CASE 2:  Medicine and Childbirth

The history of medicine is a fascinating and important part of human history. Medical ideas never evolve in isolation, but are constantly being influenced by other spheres of activity and thought. At the same time, medicine provides a set of techniques and ideas that can shape the way that people see the world. A good example of this is the ongoing debate in the United States regarding abortion, which involves many medical, religious, political, and economic issues. Therefore, one important reason for studying old medical texts is to use these as a tool for understanding how past societies functioned. We want to understand how people created and disseminated medical knowledge, why they valued certain ideas over others, and how these value judgments changed over time. To do this properly, we need to avoid certain analytical pitfalls.One common mistake is to “overgeneralize” and assume that a single text is typical of an entire period or an entire country. But we would not conduct a political poll by asking only one person her opinion. Likewise, we should avoid judging a medical system based on a single text. In this case, it would be a mistake to think that everybody in China agreed with Jizhai’s claim that childbirth was easy and required no intervention. In fact, Jizhai spends almost the entire first chapter of his book trying to convince his readers that his approach is correct. So he knew that a lot of people would probably be skeptical that childbirth could be as easy as he claimed.At the same time, we should not assume that Jizhai’s beliefs are so unique that they tell us nothing about traditional Chinese medical beliefs. For example, not everyone in the United States drives an SUV, but the fact that we can drive an SUV says something about the society we live in. Likewise, we need to ask: what were the beliefs that existed in China that made it possible for Jizhai to develop his theories? Well, one important idea in traditional Chinese cosmology was that the fundamental dynamic of the universe was to produce life. Furthermore, since everything in the universe was governed by the same dynamics of yin and yang,human birth should be as easy as the birth of animals or plants. Many important medical authors referred to this belief, and they basically agreed with Jizhai’s assumption that the basic nature of childbirth was that is should be easy. But, unlike Jizhai, most authors thought that it was extremely difficult to prevent people from making mistakes and causing the birth to go wrong.

Finally, we should avoid defining older medical techniques primarily in terms of “did it really work?” When we ask this question, what we are really asking is “are these older observations validated by modern science”? If older texts agree with modern findings, we tend to romanticize it and say, “Wow, the Chinese are so smart that they already knew this hundreds of years ago.” And if there is something that is not validated by what we currently believe, we dismiss it as “Chinese people back then were too ignorant to know any better.” These views are “anachronistic,” that is, they judge the past according to the values of the present. This is an unproductive approach because it prevents us from understanding the internal logic of a past culture.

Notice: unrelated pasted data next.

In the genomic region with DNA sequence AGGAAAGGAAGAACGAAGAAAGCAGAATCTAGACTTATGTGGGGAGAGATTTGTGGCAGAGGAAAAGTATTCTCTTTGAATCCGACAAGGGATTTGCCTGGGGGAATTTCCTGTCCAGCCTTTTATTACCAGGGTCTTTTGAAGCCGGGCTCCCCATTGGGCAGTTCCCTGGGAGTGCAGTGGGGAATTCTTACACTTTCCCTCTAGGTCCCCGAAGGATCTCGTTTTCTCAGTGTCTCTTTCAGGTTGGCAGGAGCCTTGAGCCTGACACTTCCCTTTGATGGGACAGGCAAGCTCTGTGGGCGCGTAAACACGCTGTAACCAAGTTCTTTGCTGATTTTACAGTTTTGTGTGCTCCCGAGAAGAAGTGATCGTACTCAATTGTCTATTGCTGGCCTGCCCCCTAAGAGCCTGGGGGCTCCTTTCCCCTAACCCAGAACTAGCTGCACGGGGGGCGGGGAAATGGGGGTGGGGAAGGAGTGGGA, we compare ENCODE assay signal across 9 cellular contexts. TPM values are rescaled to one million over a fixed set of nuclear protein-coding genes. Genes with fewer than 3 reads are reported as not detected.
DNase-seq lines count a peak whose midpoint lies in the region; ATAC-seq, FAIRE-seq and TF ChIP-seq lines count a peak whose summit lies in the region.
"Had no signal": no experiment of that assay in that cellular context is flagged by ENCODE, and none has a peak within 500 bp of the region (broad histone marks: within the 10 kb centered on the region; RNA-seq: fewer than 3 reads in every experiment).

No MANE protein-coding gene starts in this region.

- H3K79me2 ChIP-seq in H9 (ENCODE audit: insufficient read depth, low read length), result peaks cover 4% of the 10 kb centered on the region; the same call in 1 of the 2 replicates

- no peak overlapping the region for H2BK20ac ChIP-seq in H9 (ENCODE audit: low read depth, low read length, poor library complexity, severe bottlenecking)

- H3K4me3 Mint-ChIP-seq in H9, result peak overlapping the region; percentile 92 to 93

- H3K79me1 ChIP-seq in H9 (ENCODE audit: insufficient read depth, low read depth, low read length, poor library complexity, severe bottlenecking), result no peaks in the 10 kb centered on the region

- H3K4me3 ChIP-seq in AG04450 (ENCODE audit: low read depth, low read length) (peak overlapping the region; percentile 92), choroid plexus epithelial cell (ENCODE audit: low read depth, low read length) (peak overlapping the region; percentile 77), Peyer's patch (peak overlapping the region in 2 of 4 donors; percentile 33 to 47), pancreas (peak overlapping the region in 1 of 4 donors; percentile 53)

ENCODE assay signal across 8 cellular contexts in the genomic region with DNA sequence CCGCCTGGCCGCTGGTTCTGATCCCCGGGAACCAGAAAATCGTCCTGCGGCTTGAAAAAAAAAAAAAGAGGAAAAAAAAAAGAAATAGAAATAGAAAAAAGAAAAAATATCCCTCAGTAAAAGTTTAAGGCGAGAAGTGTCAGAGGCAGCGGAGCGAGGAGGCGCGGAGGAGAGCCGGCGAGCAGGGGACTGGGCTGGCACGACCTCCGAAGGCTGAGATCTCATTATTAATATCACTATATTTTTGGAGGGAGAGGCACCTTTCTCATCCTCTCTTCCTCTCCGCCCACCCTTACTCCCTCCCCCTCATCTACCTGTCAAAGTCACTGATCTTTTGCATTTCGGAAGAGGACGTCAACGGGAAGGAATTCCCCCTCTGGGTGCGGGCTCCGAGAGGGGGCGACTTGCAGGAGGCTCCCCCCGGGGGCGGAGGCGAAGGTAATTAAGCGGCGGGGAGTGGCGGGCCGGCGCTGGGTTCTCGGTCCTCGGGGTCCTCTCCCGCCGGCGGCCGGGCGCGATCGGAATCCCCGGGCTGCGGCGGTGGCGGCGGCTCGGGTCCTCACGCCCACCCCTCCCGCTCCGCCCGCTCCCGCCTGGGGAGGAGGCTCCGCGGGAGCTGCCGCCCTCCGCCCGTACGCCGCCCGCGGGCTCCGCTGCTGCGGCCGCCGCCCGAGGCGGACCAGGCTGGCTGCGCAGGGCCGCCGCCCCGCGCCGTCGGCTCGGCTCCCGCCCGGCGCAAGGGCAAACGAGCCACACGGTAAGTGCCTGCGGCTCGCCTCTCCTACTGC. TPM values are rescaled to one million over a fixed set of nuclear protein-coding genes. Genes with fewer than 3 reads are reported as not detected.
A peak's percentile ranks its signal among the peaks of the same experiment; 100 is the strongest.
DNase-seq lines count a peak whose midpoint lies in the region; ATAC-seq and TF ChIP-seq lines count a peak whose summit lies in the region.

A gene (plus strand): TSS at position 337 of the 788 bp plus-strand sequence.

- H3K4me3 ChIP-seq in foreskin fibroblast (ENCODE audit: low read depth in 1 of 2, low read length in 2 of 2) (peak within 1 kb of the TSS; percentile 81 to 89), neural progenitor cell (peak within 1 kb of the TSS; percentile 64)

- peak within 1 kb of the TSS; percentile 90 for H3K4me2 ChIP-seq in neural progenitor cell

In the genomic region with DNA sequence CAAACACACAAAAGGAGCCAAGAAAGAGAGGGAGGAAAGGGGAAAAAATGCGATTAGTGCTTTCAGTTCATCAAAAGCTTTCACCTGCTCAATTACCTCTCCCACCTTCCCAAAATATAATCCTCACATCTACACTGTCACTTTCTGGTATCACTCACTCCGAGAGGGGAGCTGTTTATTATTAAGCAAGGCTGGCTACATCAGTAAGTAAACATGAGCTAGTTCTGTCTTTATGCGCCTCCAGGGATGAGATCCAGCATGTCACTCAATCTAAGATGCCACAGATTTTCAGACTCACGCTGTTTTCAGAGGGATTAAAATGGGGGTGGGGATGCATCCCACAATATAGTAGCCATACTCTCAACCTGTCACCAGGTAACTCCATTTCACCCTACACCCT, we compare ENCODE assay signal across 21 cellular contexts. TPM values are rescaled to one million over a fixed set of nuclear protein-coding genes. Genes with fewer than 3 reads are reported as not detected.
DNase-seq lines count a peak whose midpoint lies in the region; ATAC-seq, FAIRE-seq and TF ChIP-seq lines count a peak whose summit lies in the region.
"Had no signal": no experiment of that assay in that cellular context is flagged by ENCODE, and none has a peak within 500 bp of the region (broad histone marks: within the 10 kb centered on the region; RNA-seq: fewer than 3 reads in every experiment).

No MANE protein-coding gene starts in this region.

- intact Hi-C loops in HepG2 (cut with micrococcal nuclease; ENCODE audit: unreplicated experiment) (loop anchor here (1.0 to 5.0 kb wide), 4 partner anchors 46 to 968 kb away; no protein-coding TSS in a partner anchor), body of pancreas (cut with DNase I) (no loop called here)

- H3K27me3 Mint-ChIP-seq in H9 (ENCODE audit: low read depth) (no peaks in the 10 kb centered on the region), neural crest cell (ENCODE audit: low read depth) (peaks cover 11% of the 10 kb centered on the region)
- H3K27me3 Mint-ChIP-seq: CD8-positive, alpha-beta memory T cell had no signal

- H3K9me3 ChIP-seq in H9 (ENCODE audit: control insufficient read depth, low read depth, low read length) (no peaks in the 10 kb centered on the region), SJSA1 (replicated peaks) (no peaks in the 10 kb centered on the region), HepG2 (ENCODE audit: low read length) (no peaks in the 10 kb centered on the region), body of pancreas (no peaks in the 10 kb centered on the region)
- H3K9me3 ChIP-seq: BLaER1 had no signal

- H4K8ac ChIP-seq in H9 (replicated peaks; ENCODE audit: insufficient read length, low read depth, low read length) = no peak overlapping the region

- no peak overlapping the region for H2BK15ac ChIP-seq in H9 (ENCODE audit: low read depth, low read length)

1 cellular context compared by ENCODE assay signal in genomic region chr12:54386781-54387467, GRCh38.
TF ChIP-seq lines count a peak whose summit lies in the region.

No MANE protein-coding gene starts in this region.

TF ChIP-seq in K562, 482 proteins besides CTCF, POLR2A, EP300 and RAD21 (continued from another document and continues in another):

Remember that medical history is a type of history, and the point is to understand the behavior of people who lived in a specific time and place. You can probably think of some medical therapies that Americans use today that are painful and harmfu, and frequently do not produce the desired results. It is quite possible that people a hundred years from now people will look back at us and say, “How ignorant!” But, for the time being, treatments like chemotherapy make sense to us. Likewise, we also need to remember that Chinese people of the eighteenth century used certain remedies because they made sense in terms of the way that they understood the world. If we only judge it through the lens of modern science, then we will be unable to understand fully how people in the past were thinking.

So how should we assess the significance of a book like Treatise on Successful Childbirth? We should start by asking the following. What were the medical problems in the eighteenth century with which Chinese people were concerned? What types of resources did they have at their disposal, and how did they employ these resources? How does this particular set of ideas fit into the repertoire of ideas that they had access to? Here we see that the Chinese were trying to find a solution to the problem of women and babies being injured or dying in childbirth. If the baby got stuck, then its life and the mother’s life would both be in danger, and the available remedies of prayer, medicines, and manual manipulation were not always effective. So authors like Jizhai tried to teach people how to prevent a difficult childbirth. They recognized that there were a number of factors that commonly led to difficult childbirth. Some of these were due to human error and they tried to teach people how to avoid these errors. Jizhai looked through all the older discussions on childbirth and tried to simplify their explanations so that even poorly educated people without any medical knowledge could understand them. Ultimately, he focused on the one problem of forcing pressure down on the baby too early. Although other medical writers disagreed with some of his ideas, many other people thought he had something valuable to say. As a result, they reprinted and distributed his book throughout China.

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